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Supporting the needs of blind and visually impaired people in Belize

Published: 29.06.2022
Carla Ayres Musa Executive Director
Belize Council for the Visually Impaired
WHite cane training

For more than 40 years, The Belize Council for the Visually Impaired (BCVI) has been providing eye services throughout the country of Belize. What started as a small branch of the Red Cross in 1981 providing rehabilitation support for people who were blind, BCVI has since successfully developed a range of services that support the needs of blind and visually impaired people whilst also actively working to prevent eye problems that can lead to blindness.

Rehab of a childBCVI’s Comprehensive Eye Care Programme targets all aspects of visual impairment & blindness, from correcting refractive errors to integrating children who are blind into the school system.

Through the Primary Eye Care System, patients are seen by the optometrist and are given prescription glasses, if necessary. Should the doctor find a deeper problem, the patient is then referred to the Secondary Eye Care Clinic, where the ophthalmologist examines him or her. Here, the patient can receive the appropriate medication as well as surgery, if necessary.

Not all eye problems can be treated; therefore, our services go beyond the doctor’s office and into the clients’ classrooms and/or homes, through our Education & Rehabilitation Programmes.

The Education Programme

The Education Programme prepares the child for classes by providing material for school as well as emotional support. This department at BCVI goes hand-in-hand with the Rehabilitation Programme in which trained staff members work with the clients in their daily environments to help get them accustomed to their surroundings in order to live more independently. This programme also involves the family members & friends who are trained in dealing with the client’s situation.

Along with working in their homes, we also assist our clients in seeking employment through our Job Placement & Employment Support Programme. We also offer extracurricular activities for our older clients, the Visually Impaired Club.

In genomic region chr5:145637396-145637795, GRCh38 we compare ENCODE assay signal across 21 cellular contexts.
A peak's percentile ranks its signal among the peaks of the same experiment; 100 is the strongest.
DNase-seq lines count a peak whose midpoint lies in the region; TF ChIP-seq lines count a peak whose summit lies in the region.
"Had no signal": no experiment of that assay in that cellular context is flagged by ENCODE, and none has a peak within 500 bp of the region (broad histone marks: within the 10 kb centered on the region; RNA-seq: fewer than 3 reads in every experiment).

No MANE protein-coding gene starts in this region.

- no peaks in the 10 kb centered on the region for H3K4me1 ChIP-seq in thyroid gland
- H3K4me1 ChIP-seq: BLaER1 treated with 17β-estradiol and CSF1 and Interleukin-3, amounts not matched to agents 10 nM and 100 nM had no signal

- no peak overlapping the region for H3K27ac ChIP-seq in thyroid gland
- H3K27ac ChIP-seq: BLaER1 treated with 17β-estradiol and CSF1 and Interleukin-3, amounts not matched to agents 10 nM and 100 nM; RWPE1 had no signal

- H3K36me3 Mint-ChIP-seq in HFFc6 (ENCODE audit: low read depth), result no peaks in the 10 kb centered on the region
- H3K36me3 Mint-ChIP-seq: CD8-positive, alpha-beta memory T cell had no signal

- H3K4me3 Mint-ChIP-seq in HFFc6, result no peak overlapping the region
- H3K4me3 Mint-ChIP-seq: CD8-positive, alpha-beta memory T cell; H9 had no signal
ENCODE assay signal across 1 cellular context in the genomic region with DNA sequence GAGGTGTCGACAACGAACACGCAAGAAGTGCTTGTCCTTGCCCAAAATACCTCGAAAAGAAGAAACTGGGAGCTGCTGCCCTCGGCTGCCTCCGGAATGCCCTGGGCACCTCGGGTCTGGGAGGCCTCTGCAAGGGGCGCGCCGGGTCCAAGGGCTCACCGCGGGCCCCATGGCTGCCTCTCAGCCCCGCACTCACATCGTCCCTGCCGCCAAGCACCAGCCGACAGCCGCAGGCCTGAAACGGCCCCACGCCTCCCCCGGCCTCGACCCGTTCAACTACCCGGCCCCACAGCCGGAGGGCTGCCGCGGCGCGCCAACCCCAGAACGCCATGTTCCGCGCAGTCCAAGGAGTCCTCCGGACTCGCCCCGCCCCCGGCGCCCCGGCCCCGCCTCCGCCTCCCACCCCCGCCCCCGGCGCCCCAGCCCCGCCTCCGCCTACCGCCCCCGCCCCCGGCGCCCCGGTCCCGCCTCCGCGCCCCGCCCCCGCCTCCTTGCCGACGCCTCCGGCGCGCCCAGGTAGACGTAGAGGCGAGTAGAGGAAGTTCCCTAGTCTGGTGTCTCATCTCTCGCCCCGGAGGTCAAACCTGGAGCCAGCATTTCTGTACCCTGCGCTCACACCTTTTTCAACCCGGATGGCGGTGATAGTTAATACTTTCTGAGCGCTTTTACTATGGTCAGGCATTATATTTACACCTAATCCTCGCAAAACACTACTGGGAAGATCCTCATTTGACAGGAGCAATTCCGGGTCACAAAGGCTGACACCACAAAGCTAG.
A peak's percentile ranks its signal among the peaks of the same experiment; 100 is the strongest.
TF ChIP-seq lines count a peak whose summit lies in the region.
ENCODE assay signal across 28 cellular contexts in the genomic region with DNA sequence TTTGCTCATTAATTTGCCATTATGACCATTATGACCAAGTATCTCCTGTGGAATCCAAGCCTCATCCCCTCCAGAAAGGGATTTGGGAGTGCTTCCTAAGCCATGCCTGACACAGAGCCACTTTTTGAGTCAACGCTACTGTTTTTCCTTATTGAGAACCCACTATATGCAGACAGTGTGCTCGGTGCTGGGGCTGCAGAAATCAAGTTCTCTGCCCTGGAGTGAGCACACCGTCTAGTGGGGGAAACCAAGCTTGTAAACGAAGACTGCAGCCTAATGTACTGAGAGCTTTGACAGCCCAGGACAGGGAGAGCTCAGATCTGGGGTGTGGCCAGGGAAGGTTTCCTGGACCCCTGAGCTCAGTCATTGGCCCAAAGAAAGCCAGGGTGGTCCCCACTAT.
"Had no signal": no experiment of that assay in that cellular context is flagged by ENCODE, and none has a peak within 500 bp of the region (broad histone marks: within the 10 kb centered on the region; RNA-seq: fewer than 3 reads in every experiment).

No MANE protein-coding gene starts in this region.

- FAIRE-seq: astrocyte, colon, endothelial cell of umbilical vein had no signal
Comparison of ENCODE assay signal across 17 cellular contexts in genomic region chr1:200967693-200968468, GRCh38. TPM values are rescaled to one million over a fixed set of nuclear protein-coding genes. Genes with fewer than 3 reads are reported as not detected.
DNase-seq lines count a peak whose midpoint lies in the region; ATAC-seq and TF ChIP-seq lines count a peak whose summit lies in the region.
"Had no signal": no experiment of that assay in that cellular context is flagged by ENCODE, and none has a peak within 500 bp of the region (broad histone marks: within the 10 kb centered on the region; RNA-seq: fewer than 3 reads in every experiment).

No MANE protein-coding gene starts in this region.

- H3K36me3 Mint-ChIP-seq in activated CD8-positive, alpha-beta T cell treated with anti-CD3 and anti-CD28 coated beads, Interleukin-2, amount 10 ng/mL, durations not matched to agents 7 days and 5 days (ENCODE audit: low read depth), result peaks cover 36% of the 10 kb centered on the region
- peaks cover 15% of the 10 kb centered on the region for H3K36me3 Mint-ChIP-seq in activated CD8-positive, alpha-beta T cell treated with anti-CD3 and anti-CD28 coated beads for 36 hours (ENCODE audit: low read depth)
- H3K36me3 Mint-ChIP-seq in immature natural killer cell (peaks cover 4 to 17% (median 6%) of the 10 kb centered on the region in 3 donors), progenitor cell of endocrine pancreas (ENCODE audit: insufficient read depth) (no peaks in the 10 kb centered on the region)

Whether a person is born blind or develops vision loss later in life, whether they are visually impaired or blind, we cater to all our clients’ needs and we work to ensure that no one is left without an option or an opportunity.

As the only non-private national provider of comprehensive eye care, we have positively impacted the lives of hundreds of thousands of Belizeans through the provision of eyeglasses, cataract surgery and glaucoma medication (to name a few). Of particular note is our collaboration with the Maternal and Child Health Unit in the Ministry of Health and the national emergency hospital (KHMH) which houses the country’s only NICU. With support from international paediatric Ophthalmologists who have provided several educational sessions on the prevention of ROP, we have drastically reduced the numbers of children diagnosed with this condition since the 2000s.

Over the span of our 40 years of existence, BCVI has supported more than 1,600 Belizeans who are irreversibly blind or have severely low vision. Ages range across the lifecycle, from birth to the golden years.

Without access to eye care in the government sector and high costs associated with private care, BCVI continues to be the most affordable and accessible option in eye care throughout Belize examining more than 20,000 patients in our primary and secondary clinics annually. Our services are far-reaching with base clinics strategically located in each District, and our teams of Optometrists and Assistants (and international volunteers) provide outreach clinics to more remote areas of the country.

Joining IAPB

In joining IAPB we look forward to learning from our regional and international partners in eye care as well as sharing our decades-long experience in the prevention of blindness, restoration of sight and in rehabilitation and education support for those who are irreversibly blind. Together we can truly help reduce the incidence of avoidable blindness, globally.